“The onus lies on the applicants to adduce evidence which on a balance of probabilities justify their release on bail in the interest of justice.”
 An Applicant has a duty to adduce evidence in support of his application. I must emphasise that one of the cardinal rules favouring bail applications is that the applicant must allude to its defence to the charges preferred against him. It is insufficient to simple state, as it was so in the present matter, “I shall not plead guilty during my trial”. Such an averment is as good as a bare denial, which in our law does not justify any grant of a prayer.
 What exacerbates applicants’ application before me is that the investigator deposed as follows:
“6. Save to deny that the deceased Sikhumbuzo Dlamini when he met his demise was not acting under the instructions of his superiors or any Game Ranger and was therefore not a Game Ranger nor did he have any authority to invite Applicants to Mlawula Nature Reserve on any other day or specifically the 12th July 2015 around 2100 hrs, a fact known to Applicants and further deny that Applicants were to report to Simunye Police Station whenever required, it was a condition that they report to the Police Station at certain intervals which thing they never did until they were served with summons to appear at Simunye Magistrate’s Court. Otherwise the rest of these paragraphs are not in issue.”
8. As both applicants herein hail from Shewula area – Lomahasha, in the Lubombo District there is likelihood that if released on bail may attempt to evade trial by skipping the boundaries of the Kingdom of Swaziland to the neighbouring Mozambique as there is that trend by suspects arrested in this country as extradition could be effected in that country. Further applicants may if released on bail conceal or destroy evidence as it will be proved during trial that they had interfered with the motor vehicle used in the commission of the crimes they are facing in collusion with their car dealer to whose hands the motor vehicles was released to by the Simunye Magistrate’s Court and warned not to interfere with the then present identity of the motor vehicle.”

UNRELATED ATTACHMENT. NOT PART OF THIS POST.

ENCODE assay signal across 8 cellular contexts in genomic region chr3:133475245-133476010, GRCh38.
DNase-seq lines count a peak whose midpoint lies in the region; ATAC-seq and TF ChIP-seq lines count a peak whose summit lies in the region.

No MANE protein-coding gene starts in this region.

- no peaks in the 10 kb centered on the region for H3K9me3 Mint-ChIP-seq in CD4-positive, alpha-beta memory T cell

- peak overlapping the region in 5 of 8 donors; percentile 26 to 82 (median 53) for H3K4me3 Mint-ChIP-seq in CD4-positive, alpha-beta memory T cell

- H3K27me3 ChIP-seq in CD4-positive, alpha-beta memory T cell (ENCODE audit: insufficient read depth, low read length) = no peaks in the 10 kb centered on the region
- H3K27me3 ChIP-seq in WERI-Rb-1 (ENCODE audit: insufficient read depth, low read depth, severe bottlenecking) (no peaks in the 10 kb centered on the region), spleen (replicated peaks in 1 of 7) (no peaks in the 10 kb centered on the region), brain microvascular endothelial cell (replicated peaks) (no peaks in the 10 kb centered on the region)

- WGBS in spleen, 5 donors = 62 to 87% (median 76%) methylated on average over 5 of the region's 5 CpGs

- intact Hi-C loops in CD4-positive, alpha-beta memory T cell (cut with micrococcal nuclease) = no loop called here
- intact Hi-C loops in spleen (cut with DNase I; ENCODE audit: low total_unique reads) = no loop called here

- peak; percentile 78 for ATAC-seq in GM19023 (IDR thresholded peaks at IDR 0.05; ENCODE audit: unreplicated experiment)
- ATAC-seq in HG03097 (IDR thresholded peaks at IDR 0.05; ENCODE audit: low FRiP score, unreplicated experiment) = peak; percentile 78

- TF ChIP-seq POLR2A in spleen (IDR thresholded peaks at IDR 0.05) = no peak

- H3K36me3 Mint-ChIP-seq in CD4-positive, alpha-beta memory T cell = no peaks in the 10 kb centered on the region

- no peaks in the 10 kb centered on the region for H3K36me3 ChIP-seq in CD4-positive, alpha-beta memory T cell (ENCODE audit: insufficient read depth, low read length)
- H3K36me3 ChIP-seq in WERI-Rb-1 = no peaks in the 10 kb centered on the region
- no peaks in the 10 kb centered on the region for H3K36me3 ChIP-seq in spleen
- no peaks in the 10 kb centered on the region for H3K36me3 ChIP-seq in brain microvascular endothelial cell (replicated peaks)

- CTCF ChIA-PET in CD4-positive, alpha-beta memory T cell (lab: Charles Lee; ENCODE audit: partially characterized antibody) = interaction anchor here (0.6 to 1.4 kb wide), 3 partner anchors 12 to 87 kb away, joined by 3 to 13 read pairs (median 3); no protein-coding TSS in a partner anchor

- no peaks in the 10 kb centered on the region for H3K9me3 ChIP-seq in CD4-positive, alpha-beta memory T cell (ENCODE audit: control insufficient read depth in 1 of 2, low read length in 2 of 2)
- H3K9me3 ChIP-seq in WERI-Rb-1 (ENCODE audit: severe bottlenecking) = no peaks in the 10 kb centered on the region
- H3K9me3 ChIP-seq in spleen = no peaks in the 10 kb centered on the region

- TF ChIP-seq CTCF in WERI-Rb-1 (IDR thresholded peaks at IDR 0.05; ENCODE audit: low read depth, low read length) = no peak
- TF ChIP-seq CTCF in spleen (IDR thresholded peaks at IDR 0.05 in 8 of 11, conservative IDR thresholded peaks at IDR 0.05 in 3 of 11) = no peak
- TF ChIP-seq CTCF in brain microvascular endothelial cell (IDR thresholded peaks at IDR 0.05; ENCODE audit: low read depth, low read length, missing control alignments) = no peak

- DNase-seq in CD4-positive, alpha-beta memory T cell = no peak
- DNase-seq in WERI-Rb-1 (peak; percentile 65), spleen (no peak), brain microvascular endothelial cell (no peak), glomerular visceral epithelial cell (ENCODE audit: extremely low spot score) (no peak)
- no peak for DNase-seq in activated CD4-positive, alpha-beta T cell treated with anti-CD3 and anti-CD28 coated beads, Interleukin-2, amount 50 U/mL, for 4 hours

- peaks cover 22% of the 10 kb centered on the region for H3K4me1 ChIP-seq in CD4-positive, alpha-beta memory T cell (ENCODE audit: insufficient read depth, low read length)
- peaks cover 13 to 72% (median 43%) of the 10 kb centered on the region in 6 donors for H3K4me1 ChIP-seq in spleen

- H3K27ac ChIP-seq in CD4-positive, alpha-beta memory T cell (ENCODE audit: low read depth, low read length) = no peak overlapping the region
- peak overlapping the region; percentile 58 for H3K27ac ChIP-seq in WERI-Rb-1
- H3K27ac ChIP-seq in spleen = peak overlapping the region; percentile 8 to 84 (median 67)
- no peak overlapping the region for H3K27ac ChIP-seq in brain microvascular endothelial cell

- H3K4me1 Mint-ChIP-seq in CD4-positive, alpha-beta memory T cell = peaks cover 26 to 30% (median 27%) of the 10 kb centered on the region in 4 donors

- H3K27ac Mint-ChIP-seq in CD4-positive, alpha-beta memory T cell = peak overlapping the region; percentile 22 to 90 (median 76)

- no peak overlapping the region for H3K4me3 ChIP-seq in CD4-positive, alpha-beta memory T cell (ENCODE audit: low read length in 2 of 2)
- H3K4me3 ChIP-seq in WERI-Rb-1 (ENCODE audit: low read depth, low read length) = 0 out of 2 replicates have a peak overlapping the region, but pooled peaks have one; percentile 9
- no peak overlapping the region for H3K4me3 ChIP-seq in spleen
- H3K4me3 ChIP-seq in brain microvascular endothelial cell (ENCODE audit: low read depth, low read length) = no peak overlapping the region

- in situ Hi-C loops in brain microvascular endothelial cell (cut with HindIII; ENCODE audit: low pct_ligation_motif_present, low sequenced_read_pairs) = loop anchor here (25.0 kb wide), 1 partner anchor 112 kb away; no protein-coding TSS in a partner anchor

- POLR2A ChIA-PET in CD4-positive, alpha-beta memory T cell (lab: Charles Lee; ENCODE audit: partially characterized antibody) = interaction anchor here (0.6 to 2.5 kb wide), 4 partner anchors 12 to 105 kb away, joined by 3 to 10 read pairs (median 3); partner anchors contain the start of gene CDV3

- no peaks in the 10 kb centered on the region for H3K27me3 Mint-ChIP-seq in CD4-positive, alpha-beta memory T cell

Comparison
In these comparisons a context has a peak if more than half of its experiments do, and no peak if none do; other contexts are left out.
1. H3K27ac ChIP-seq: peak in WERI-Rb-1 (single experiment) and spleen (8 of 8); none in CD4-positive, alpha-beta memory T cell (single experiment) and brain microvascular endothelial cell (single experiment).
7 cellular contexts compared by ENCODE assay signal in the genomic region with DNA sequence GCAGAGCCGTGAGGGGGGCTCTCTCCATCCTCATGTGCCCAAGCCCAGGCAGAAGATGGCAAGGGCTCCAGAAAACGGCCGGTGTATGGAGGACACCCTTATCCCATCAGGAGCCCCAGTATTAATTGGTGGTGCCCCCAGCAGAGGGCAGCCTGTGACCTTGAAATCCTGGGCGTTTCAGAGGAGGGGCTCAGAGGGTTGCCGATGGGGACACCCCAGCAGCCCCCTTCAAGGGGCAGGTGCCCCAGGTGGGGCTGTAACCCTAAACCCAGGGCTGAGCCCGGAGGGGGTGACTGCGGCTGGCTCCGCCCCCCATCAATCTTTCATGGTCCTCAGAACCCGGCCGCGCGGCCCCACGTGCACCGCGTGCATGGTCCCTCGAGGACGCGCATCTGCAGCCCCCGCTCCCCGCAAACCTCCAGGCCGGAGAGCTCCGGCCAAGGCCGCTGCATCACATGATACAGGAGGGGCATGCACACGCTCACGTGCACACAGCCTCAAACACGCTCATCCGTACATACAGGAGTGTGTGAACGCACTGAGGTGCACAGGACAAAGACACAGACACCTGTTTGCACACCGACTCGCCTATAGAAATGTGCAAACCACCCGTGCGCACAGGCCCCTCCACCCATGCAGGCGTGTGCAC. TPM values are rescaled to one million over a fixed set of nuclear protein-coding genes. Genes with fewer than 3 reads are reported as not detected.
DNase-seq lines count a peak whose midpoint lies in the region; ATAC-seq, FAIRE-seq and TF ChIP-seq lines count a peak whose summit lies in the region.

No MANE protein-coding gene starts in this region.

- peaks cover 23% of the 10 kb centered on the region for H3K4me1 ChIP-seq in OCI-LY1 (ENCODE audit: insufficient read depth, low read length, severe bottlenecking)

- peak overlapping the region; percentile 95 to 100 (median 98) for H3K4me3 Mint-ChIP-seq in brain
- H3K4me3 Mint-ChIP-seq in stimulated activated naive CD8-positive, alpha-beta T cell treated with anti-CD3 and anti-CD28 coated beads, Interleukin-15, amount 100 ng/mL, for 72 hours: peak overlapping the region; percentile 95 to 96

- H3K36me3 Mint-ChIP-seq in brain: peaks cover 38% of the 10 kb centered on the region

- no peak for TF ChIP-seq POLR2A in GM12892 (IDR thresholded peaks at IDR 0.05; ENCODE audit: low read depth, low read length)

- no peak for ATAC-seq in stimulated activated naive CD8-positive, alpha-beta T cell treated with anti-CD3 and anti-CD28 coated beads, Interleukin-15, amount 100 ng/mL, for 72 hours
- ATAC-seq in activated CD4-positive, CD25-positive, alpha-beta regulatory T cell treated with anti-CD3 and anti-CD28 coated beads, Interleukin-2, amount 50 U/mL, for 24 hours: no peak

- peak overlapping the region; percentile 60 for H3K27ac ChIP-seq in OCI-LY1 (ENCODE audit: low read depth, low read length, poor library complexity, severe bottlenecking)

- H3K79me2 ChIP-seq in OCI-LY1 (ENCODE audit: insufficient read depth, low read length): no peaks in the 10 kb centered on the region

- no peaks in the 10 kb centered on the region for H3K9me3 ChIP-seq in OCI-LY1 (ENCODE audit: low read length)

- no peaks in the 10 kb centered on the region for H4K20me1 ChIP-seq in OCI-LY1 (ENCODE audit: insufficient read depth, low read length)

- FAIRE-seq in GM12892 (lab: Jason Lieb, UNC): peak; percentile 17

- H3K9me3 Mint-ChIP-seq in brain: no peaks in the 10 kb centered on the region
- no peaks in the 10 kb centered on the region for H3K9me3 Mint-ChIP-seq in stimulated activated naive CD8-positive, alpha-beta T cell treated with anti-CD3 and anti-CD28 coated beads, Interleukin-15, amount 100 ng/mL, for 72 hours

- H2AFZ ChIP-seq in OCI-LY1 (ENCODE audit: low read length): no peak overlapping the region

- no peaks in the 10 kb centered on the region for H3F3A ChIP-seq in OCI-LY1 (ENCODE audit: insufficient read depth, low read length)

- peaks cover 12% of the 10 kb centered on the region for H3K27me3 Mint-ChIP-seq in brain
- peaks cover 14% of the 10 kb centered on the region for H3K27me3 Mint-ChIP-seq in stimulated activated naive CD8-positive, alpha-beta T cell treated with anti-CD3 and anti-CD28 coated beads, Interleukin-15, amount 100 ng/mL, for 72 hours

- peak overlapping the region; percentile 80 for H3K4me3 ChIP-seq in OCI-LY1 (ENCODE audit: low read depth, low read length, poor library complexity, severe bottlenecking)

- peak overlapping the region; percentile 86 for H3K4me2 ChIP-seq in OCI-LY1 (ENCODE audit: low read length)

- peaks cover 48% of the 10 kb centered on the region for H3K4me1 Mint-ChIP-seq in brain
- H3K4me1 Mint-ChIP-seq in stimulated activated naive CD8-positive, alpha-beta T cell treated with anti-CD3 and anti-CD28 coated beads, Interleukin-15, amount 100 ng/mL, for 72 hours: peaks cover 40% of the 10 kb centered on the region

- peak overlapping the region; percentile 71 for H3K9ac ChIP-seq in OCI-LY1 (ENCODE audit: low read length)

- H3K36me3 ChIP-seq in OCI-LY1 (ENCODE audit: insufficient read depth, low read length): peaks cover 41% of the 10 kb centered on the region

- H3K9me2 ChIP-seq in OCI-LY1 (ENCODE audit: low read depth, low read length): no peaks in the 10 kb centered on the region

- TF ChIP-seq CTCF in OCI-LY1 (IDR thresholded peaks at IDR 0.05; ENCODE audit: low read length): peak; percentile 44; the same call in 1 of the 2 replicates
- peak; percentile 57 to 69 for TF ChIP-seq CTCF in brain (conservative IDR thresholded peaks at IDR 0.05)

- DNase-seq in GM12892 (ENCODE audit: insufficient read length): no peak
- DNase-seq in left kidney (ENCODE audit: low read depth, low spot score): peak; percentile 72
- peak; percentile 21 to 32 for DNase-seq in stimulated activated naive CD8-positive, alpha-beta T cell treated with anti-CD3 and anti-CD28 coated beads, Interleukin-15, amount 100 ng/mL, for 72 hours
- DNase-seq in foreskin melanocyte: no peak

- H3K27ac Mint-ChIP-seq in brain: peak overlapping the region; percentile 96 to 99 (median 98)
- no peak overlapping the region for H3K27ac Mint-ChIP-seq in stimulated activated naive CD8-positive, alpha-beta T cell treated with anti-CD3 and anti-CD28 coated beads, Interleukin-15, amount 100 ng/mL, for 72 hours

Learned Counsel on behalf of the applicants submitted the case of Maxwell Manqoba Dlamini & Another v Rex, Criminal Appeal Case No. 46/2014 in support of the bail application. In granting bail, the court held:
“Ironically, when this matter was heard before this court, the prosecuting counsel informed the court that the Crown was no longer opposing the appeal. The Crown was conceding that the pending constitutional challenge to the two legislation provisions amounted to new evidence warranting the granting of bail. Nevertheless, this Court would like to point out that despite the concession made by the Crown, the evidence contained in the record shows clearly that the appellants had good prospects of success on appeal in the absence of substantial evidence that their release on bail was not in the interests of justice.”
M. DLAMINI J.
Applicant : Mr. S. Nhlabatsi of T. R. Maseko Attorneys
Respondents: Ms. N. Masuku – Director of Public Prosecutions’ Chambers
 (Bail, A Practitioner’s guide; 2nd ed, juta, 2007)
 Mfanawenkhosi Mbhunu Mntshali and Another v The Director Public Prosecution (180/13) July 2013 SZHC 154 at page 3.